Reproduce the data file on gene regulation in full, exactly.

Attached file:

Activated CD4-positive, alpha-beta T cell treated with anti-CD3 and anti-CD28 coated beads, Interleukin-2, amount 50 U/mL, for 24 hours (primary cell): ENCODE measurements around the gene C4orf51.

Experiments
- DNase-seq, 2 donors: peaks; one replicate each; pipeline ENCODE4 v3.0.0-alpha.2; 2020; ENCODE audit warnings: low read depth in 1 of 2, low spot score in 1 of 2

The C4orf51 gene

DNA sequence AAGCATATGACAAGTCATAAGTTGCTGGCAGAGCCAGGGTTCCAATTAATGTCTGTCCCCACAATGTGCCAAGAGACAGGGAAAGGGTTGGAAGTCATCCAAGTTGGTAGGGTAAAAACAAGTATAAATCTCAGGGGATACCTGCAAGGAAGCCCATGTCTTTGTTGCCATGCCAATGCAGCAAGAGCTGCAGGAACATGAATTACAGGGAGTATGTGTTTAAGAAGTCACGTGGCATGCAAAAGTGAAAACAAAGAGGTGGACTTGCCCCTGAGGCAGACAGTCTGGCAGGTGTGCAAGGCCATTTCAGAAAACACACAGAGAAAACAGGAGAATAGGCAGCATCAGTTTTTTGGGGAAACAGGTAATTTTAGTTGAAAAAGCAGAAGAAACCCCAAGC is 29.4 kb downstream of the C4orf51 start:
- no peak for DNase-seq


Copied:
Activated CD4-positive, alpha-beta T cell treated with anti-CD3 and anti-CD28 coated beads, Interleukin-2, amount 50 U/mL, for 24 hours (primary cell): ENCODE measurements around the gene C4orf51.

Experiments
- DNase-seq, 2 donors: peaks; one replicate each; pipeline ENCODE4 v3.0.0-alpha.2; 2020; ENCODE audit warnings: low read depth in 1 of 2, low spot score in 1 of 2

The C4orf51 gene

DNA sequence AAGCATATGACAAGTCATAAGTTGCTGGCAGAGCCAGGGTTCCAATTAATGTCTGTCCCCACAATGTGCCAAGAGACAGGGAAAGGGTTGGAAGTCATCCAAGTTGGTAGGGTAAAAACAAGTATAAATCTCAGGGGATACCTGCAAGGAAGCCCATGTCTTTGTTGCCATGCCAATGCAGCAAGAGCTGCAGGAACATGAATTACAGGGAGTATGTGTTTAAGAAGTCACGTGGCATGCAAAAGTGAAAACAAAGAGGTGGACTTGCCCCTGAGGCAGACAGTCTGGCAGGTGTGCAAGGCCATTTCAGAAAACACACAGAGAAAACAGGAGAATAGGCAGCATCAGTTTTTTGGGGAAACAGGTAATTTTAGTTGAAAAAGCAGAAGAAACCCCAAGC is 29.4 kb downstream of the C4orf51 start:
- no peak for DNase-seq